Giving and receiving feedback
A while ago one of our customers was complaining to us that their internal training program feedback is a gift was not received with much enthusiasm in their organization. No shit. Think about it though. Is it really a gift? In today’s blog we are going to dig in a bit deeper into the topic giving and receiving feedback.
Feedback is a DIRTY punch in the brain
When receiving (negative) feedback, people react dismissive, defensive or even aggressive. But why is that? Daniel Goleman calls it the amygdala hijack. When we receive a negative stimulus (like unpleasant feedback or stress), our amygdala gets activated. The amygdala is one of the “feeling” parts of our brain and triggers a feeling of attack. Consequently, we enter a “fight or flight” mode. In other words, the amygdala hijacks the rational brain and brings us in a very emotional state. Still, we sometimes find ourselves in situations where it is necessary to give disagreeable opinions because someone’s behavior is unacceptable or their performance is substandard. So, what now?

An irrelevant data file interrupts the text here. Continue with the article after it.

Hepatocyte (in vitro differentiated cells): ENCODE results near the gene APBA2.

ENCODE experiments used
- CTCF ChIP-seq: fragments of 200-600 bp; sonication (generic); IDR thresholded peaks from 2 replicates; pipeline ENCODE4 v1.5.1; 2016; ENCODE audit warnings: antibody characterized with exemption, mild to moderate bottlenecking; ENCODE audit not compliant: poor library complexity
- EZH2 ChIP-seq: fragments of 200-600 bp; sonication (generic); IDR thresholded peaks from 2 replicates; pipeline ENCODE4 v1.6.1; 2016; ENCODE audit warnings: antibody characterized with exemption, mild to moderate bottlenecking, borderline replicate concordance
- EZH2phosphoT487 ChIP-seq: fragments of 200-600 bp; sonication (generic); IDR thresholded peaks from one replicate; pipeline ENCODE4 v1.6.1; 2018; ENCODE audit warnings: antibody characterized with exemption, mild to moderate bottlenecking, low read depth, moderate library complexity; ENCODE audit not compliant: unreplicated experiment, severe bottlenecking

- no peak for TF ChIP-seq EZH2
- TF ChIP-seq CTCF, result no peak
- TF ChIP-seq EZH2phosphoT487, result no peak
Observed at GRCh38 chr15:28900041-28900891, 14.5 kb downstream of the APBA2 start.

UGH… What now?
You probably think: “So, since it is our primal nature with the amygdala taking the lead, I can’t do anything about it, right?” Not at all! Both givers and receivers of feedback can take control of the process. With science on our side, we will share with you some tips to let the prefrontal cortex win from your amygdala! A feedback culture, isn’t created by giving negative feedback out of the blue. Start small and add levels of difficulty, once you’ve earned the right (and the trust!) to give more challenging feedback. Move on towards more expert levels, only if you already installed the first ‘tiny habits’!